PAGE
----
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Go Back   SailNet Community > On Board > Gear & Maintenance > Fully battened main
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Topic Review (Newest First)
05-14-2011 12:08 AM
Faster
Quote:
Originally Posted by fallard View Post
Agree with paulk on sail shape. I also have a fully battened main and would advise that you pay ..........
Fallard, good info but did you realize that you're advising someone based on a 10 year old post and a poster who hasn't signed in since 2006?
05-14-2011 12:01 AM
fallard Agree with paulk on sail shape. I also have a fully battened main and would advise that you pay careful attention to the batten retention technique. My preference--after a warranty issue with North Sails--is to insert the battens from the luff end and have the batten pocket closed at the leech.

My first main had a double overlap velcro flap scheme at the luff, which worked pretty well. I replaced that with a new North sail that had a single velcro flap retention scheme at the leech end. It did not retain the battens so North subsequently closed the batten pockets at the leech and provided a clamshell device at the luff, which also allows for adjusting the compression load. It has worked like a charm.

Another caveat: The fully length battens tend to provide a slight projection--or at least a hard spot--at the leech and can catch lazy jacks when raising thesail--if you haven't pulled the lazy jacks forward.
03-27-2001 05:45 PM
paulk
Fully battened main

We sail Long Island Sound, notorious for its lack of wind, with a full battened main on our J/36. The full battens help hold optimum sail shape - or at least some shape- when the sail would otherwise be slatting around from the powerboat wakes. With a 28'' boat, there shouldn''t be too much of a problem with them sticking; you just pull a little harder if it does, and make sure the batten isn''t pushed too tightly into the pocket.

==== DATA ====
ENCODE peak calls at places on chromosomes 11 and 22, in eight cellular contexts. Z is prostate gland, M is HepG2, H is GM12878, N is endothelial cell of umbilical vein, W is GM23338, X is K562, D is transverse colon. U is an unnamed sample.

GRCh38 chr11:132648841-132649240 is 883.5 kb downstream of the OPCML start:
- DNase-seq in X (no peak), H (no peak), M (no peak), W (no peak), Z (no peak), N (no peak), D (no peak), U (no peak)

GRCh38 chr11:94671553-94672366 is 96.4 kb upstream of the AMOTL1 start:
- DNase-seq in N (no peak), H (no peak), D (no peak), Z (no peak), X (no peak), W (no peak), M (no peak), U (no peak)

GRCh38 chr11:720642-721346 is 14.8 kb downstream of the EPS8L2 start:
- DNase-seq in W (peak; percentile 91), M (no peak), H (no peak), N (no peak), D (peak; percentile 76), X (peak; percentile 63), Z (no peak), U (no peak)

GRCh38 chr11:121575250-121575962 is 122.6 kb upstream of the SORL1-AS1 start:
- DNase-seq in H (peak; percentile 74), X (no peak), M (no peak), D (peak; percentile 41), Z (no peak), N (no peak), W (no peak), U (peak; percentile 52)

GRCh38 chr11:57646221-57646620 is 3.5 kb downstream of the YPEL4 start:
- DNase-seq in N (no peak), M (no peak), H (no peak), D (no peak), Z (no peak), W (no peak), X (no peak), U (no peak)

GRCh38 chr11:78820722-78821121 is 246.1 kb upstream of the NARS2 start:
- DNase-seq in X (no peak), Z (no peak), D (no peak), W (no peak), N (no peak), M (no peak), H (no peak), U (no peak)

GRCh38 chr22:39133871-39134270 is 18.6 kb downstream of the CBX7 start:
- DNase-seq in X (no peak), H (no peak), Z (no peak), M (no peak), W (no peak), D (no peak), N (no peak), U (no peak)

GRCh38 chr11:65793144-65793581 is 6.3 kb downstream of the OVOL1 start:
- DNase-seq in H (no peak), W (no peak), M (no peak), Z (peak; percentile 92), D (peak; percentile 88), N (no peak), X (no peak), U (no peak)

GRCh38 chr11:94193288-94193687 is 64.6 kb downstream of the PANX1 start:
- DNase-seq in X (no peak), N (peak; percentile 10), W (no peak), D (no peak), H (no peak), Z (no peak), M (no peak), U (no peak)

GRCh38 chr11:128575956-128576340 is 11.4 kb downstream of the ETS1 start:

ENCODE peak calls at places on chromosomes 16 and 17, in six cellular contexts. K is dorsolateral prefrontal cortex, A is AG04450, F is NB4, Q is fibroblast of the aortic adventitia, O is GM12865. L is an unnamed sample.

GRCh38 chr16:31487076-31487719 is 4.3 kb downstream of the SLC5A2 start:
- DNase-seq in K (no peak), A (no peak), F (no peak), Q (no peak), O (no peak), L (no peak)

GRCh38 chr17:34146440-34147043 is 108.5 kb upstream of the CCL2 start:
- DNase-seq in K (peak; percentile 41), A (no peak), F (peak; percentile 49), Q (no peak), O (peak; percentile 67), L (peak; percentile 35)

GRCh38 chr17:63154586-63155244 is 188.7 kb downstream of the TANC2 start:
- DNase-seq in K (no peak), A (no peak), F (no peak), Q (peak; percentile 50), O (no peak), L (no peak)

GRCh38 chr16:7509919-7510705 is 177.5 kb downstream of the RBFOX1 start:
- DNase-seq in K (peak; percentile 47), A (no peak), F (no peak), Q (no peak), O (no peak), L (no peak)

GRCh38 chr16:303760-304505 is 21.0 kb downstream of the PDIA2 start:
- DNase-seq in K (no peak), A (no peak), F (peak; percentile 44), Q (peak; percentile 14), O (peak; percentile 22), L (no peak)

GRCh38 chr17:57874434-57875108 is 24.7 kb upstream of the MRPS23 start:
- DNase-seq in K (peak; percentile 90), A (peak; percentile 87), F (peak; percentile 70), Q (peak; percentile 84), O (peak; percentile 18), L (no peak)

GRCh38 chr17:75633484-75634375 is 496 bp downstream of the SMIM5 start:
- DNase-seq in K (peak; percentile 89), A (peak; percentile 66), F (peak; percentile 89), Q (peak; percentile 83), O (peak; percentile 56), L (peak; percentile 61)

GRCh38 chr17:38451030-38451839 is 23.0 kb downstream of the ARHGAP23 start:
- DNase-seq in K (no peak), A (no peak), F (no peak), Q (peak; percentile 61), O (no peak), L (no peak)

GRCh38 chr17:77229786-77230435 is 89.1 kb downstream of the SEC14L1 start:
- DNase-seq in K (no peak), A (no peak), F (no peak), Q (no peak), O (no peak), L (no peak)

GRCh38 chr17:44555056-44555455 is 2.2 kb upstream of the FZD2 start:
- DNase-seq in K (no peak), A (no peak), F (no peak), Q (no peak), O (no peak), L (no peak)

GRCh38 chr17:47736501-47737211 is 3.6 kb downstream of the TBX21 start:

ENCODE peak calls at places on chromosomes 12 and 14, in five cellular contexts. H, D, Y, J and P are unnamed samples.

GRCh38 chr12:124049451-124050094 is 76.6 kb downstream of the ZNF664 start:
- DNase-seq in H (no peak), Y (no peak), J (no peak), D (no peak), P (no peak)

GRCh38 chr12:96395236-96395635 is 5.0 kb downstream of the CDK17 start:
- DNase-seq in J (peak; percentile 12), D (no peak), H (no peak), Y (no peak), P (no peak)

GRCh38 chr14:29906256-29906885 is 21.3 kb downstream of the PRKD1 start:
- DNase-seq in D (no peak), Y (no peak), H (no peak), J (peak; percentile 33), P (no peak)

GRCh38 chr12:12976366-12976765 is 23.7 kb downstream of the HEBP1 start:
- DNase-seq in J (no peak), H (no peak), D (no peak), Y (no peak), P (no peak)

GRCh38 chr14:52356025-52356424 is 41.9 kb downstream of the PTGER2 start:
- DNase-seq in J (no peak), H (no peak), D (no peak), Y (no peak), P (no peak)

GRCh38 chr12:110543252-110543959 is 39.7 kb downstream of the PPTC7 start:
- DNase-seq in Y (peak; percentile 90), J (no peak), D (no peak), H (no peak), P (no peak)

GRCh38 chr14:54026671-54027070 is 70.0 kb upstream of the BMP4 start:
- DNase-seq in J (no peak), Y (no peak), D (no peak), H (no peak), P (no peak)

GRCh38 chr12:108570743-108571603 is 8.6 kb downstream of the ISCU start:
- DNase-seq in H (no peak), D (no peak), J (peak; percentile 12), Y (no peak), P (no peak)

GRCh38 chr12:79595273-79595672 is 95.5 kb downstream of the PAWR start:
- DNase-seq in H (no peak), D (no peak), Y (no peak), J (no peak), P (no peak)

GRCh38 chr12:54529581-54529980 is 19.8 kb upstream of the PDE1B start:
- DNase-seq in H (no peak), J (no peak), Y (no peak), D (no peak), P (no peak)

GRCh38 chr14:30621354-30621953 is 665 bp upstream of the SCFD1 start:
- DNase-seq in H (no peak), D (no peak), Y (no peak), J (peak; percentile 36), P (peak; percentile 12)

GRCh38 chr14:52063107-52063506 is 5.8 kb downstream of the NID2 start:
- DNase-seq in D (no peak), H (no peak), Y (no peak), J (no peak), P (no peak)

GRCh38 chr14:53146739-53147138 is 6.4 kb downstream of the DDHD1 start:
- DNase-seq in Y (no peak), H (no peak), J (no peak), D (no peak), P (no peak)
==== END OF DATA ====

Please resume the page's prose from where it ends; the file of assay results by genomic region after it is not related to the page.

03-27-2001 04:39 AM
Jeff_H
Fully battened main

I have a lot of time sailing boats with fully battened mainsails, normal battened mainsails, no battens, and mainsails with one or two full length battens. I strongly prefer mainsails with one or two full length battens at the head of the sail and a couple slightly longer than normal lower battens. Having full length upper battens has all of the advanatges of full length battens, namely; allowing additional roach, reducing flogging in heavy air and better sail shape for beating.

Only having only upper full length batten(s) eliminates or reduces the problems normally associated with full length battens. The mixture of long and short battens means that you have less friction raising and lowering the sail than you would with full length battens. You don''t have the problems of chafe and broken battens when reaching and jibing. It is easier to see what is going on with the sail so that you can trim the sail more precisely. In light air it is easier to get a properly powered up sail.

A couple other suggestions, having the battens parellel to the boom makes reefing, and flaking easier and reduces slug friction at the mast. Consider using higher quality and longer sail slides at the full length batten position. Consider a loose footed mainsail. Make sure that your reef tack and reef clew cringles are properly reinforced and has high quality leech line cleats at both reefs that are automatically released when tensioned from the cleat(s) below. Make sure that the sail has chafe patches at the spreaders. Make sure that the slugs either side of the reef points are spaced to permit you to tie in a reef without opening the sail tracks.

Enjoy your new sail.
Jeff



03-27-2001 12:18 AM
CMcLean
Fully battened main

I need to buy a new main for my 28 foot Magnum yacht (Australian design). I was intending to buy a fully battened sail but have heard some negative comments particularly when sailing in light airs. Any comments would be appreciated.

 
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